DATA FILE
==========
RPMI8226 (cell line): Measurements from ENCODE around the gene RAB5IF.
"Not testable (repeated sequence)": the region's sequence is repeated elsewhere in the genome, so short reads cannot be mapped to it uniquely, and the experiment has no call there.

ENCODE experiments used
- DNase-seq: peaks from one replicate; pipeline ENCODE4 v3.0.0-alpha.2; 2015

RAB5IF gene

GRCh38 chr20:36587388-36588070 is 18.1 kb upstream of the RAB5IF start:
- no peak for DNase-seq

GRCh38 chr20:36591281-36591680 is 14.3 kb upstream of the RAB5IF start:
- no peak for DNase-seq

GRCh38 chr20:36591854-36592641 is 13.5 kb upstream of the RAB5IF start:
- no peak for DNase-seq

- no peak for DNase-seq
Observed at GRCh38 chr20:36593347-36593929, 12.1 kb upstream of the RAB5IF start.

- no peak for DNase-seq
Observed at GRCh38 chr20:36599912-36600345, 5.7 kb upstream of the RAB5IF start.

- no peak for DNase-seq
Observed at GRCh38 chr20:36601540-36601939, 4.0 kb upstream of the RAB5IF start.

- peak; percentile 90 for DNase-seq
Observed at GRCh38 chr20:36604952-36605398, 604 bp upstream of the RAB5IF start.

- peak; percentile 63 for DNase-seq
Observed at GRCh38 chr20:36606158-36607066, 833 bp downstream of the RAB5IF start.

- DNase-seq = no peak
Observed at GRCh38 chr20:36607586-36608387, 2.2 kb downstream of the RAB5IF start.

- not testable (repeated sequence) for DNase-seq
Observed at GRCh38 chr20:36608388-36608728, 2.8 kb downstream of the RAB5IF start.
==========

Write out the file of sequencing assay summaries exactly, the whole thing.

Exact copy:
RPMI8226 (cell line): Measurements from ENCODE around the gene RAB5IF.
"Not testable (repeated sequence)": the region's sequence is repeated elsewhere in the genome, so short reads cannot be mapped to it uniquely, and the experiment has no call there.

ENCODE experiments used
- DNase-seq: peaks from one replicate; pipeline ENCODE4 v3.0.0-alpha.2; 2015

RAB5IF gene

GRCh38 chr20:36587388-36588070 is 18.1 kb upstream of the RAB5IF start:
- no peak for DNase-seq

GRCh38 chr20:36591281-36591680 is 14.3 kb upstream of the RAB5IF start:
- no peak for DNase-seq

GRCh38 chr20:36591854-36592641 is 13.5 kb upstream of the RAB5IF start:
- no peak for DNase-seq

- no peak for DNase-seq
Observed at GRCh38 chr20:36593347-36593929, 12.1 kb upstream of the RAB5IF start.

- no peak for DNase-seq
Observed at GRCh38 chr20:36599912-36600345, 5.7 kb upstream of the RAB5IF start.

- no peak for DNase-seq
Observed at GRCh38 chr20:36601540-36601939, 4.0 kb upstream of the RAB5IF start.

- peak; percentile 90 for DNase-seq
Observed at GRCh38 chr20:36604952-36605398, 604 bp upstream of the RAB5IF start.

- peak; percentile 63 for DNase-seq
Observed at GRCh38 chr20:36606158-36607066, 833 bp downstream of the RAB5IF start.

- DNase-seq = no peak
Observed at GRCh38 chr20:36607586-36608387, 2.2 kb downstream of the RAB5IF start.

- not testable (repeated sequence) for DNase-seq
Observed at GRCh38 chr20:36608388-36608728, 2.8 kb downstream of the RAB5IF start.